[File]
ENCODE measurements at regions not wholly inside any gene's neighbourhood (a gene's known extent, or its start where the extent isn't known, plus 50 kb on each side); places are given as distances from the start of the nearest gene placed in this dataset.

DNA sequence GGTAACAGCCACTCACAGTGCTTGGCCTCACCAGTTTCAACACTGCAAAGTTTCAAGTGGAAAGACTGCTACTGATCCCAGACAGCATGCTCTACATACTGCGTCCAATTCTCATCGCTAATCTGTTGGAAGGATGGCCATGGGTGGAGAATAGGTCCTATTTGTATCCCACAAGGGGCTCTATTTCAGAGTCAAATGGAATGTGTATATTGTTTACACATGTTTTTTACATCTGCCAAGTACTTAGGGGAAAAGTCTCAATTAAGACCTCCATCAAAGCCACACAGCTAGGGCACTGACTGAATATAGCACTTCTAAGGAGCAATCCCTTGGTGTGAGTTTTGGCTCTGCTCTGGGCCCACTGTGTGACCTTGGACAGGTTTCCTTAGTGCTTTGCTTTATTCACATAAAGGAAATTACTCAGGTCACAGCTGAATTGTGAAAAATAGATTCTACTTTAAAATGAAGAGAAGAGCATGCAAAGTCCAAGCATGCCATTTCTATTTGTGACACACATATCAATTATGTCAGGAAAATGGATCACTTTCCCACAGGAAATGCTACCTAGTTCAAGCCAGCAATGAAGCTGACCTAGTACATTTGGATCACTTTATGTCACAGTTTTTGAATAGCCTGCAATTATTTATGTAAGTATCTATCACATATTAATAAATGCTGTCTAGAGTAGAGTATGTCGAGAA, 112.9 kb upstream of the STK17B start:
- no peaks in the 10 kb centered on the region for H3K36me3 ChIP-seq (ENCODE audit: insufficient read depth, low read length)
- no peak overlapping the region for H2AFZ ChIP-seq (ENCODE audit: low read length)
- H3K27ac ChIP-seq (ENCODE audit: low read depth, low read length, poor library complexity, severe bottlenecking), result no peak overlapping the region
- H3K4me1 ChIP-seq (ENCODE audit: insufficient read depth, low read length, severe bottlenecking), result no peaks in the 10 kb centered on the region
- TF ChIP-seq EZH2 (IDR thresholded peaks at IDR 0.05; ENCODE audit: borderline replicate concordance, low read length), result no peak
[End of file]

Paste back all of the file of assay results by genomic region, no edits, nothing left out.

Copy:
ENCODE measurements at regions not wholly inside any gene's neighbourhood (a gene's known extent, or its start where the extent isn't known, plus 50 kb on each side); places are given as distances from the start of the nearest gene placed in this dataset.

DNA sequence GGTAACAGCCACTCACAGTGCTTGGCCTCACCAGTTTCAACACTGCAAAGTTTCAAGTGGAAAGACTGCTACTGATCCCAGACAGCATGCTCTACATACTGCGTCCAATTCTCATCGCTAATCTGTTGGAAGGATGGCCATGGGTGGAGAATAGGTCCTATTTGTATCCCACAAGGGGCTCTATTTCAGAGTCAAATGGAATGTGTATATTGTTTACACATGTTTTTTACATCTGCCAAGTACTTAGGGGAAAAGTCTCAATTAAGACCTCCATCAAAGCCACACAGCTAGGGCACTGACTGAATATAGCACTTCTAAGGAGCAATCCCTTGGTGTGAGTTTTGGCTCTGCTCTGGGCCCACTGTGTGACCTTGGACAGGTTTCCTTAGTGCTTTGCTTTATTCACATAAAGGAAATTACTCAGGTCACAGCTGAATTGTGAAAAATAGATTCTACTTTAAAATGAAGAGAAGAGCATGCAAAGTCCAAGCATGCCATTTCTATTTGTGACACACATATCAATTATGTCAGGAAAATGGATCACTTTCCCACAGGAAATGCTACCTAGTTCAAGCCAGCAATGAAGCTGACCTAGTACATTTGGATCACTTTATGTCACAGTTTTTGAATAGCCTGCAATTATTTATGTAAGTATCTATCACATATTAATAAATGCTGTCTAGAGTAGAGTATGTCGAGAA, 112.9 kb upstream of the STK17B start:
- no peaks in the 10 kb centered on the region for H3K36me3 ChIP-seq (ENCODE audit: insufficient read depth, low read length)
- no peak overlapping the region for H2AFZ ChIP-seq (ENCODE audit: low read length)
- H3K27ac ChIP-seq (ENCODE audit: low read depth, low read length, poor library complexity, severe bottlenecking), result no peak overlapping the region
- H3K4me1 ChIP-seq (ENCODE audit: insufficient read depth, low read length, severe bottlenecking), result no peaks in the 10 kb centered on the region
- TF ChIP-seq EZH2 (IDR thresholded peaks at IDR 0.05; ENCODE audit: borderline replicate concordance, low read length), result no peak